Stormwater Violations by Solar Farm Builder Draw Big Fines

Swinton Alabama solar farm

SAN FRANCISCO, California, January 17, 2024 (ENS) – Swinerton Builders, a California-based builder of utility-scale solar farms nationwide, has agreed to pay a hefty $2.3 million penalty to settle allegations that through inadequate management of stormwater the company violated the federal Clean Water Act and related state laws during the construction of solar farms in Alabama, Idaho, and Illinois.

A complaint filed with the settlement alleges that during its construction of solar farms near American Falls, Idaho; Lafayette, Alabama; and in Perry and White Counties, Illinois, Swinerton failed to use proper stormwater controls, did not conduct regular site inspections by qualified personnel, and did not accurately report and address stormwater issues.

At the Alabama and Idaho sites, Swinerton’s actions led to unauthorized discharges of large volumes of sediment-laden stormwater into nearby waterways.

“Illegal stormwater discharges from construction projects can contaminate municipal drinking water systems and harm aquatic life, which is why EPA, the Justice Department, and our state partners worked together to hold Swinerton Builders accountable for the company’s violations of the Clean Water Act,” said Assistant Administrator David Uhlmann of the U.S. EPA’s Office of Enforcement and Compliance Assurance.

“Solar farms are vital to slowing the effects of climate change, but companies building solar farms must comply with environmental protection requirements just as companies must do for any other construction project,” Uhlmann said.

Stormwater flooding into the Chattahoochee River from the AL Solar Farm site constructed by Swinerton Builders. 2018 (Photo by Henry Jacobs courtesy Chattahoochee Riverkeeper)

Solar farm construction involves clearing and grading large sections of land, causing major erosion and runoff of sediment into waterways if stormwater controls at the construction site are inadequate.

Increased sediment in waterways can injure, suffocate or kill aquatic life, damage aquatic ecosystems, and harm drinking water treatment systems.

To avoid these harms to the environment and public health, parties responsible for construction of solar farms must obtain construction stormwater permits under the Clean Water Act and comply with the terms of those permits.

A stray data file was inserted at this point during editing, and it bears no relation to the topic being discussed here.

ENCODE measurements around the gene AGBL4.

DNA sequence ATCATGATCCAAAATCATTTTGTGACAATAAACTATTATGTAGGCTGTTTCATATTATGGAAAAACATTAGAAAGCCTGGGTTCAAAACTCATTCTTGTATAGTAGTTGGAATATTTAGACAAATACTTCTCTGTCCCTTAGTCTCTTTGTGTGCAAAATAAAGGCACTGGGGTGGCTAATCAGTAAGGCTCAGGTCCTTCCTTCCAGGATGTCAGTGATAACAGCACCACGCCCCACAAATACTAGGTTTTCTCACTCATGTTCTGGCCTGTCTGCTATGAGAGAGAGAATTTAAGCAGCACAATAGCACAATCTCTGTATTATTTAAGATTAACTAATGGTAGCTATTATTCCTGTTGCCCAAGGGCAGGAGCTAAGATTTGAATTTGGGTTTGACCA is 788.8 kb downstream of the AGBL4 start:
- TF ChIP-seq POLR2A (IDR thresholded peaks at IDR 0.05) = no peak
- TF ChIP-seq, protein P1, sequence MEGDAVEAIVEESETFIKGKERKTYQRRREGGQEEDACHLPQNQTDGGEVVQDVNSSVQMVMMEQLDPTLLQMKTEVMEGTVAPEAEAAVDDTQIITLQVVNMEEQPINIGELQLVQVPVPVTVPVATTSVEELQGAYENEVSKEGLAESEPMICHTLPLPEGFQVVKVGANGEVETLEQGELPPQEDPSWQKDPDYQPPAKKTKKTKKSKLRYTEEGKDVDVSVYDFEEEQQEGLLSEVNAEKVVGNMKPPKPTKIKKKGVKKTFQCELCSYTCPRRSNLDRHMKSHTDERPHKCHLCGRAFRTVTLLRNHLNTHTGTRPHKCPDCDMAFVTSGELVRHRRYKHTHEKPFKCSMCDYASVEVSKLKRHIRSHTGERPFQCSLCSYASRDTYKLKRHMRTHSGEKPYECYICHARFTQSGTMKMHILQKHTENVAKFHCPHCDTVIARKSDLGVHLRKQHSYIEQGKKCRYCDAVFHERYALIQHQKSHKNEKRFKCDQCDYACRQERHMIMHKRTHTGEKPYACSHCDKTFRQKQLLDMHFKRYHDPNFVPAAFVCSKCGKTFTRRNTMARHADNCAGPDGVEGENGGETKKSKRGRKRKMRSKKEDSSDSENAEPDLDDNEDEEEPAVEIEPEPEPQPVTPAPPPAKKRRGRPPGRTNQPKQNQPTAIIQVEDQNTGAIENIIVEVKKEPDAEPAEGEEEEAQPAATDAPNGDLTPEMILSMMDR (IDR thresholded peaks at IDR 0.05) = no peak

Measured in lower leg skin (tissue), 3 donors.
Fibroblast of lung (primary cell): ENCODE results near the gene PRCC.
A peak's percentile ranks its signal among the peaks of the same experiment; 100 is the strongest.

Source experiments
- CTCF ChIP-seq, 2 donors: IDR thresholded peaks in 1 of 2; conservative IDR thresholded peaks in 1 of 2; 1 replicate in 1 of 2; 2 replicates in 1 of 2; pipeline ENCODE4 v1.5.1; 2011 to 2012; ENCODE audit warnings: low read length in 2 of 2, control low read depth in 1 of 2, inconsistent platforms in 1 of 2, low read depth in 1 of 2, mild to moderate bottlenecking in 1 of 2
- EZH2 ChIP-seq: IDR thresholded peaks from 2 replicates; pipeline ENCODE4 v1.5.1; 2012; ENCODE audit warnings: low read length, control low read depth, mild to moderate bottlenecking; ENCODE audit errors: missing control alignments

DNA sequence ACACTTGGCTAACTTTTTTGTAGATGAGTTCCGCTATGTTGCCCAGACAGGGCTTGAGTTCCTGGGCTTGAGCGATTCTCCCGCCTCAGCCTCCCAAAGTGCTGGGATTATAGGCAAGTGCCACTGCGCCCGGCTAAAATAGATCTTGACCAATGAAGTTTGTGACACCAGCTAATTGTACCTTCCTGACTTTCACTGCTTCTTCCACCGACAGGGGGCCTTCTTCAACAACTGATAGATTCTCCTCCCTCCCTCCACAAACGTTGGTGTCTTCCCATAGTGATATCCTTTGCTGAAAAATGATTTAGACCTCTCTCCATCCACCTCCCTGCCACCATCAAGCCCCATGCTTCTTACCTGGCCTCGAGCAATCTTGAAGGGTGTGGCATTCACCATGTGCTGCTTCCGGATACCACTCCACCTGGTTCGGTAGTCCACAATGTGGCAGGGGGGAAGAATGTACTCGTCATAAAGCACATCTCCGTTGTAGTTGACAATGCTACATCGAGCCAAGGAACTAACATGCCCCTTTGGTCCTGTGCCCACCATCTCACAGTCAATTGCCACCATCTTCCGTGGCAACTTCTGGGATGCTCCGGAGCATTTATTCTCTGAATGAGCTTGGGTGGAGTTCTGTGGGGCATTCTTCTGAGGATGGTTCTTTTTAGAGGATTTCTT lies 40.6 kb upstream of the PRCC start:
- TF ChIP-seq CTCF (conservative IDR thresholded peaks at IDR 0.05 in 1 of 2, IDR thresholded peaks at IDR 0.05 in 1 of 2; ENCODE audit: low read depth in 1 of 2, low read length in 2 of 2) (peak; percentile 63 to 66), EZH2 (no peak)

The states of Alabama and Illinois joined the United States in the $2.3 settlement, which will be divided between the federal government, the Alabama Department of Environmental Management, ADEM, and the State of Illinois. The United States previously settled cases against the owners of the four solar farm sites.

Additionally, in Idaho, Swinerton will provide $600,000 in funding towards a restoration project on the Portneuf River in nearby Pocatello. The project will capture sediment, reconnect riparian and wetland habitat, and provide a host of other environmental and recreational benefits.

In Alabama, Swinerton will purchase 14,020 stream credits to improve the watershed surrounding the solar farm site, which will help preserve the watershed to promote healthier water quality and aquatic habitats.

“We are pleased with today’s announced settlement, which holds the builder to task for serious stormwater violations that harmed the watershed and its ecosystem,” said ADEM Director Lance LeFleur.

“The settlement not only requires Swinerton to pay civil penalties to both the state and federal government, it also obligates the company to mitigate the environmental damage it caused by taking steps to protect water quality and preserve habitats through the purchase of stream credits. Those credits are an investment that will provide long-term benefits to the watershed,” LeFleur said.

“This settlement holds Swinerton accountable for its widespread Clean Water Act violations and ensures that nearby communities in Alabama and Idaho will benefit from projects to restore waterways and enhance recreation,” said Assistant Attorney General Todd Kim of the Justice Department’s Environment and Natural Resources Division. “We’re grateful for the work and cooperation of our state partners in helping reach this agreement.”

The Justice Department’s Environmental Enforcement Section lodged the consent decree with the U.S. District Court for the Northern District of California. It is subject to a 30-day public comment period and final court approval. The consent decree can be viewed on the Justice Department’s website:

Featured image: Built by Swinerton Builders and one of the solar farms at issue in this case, the AL Solar A solar array near Lafayette, Alabama, is one of the largest solar arrays in the state. (Photo by Joe Songer)

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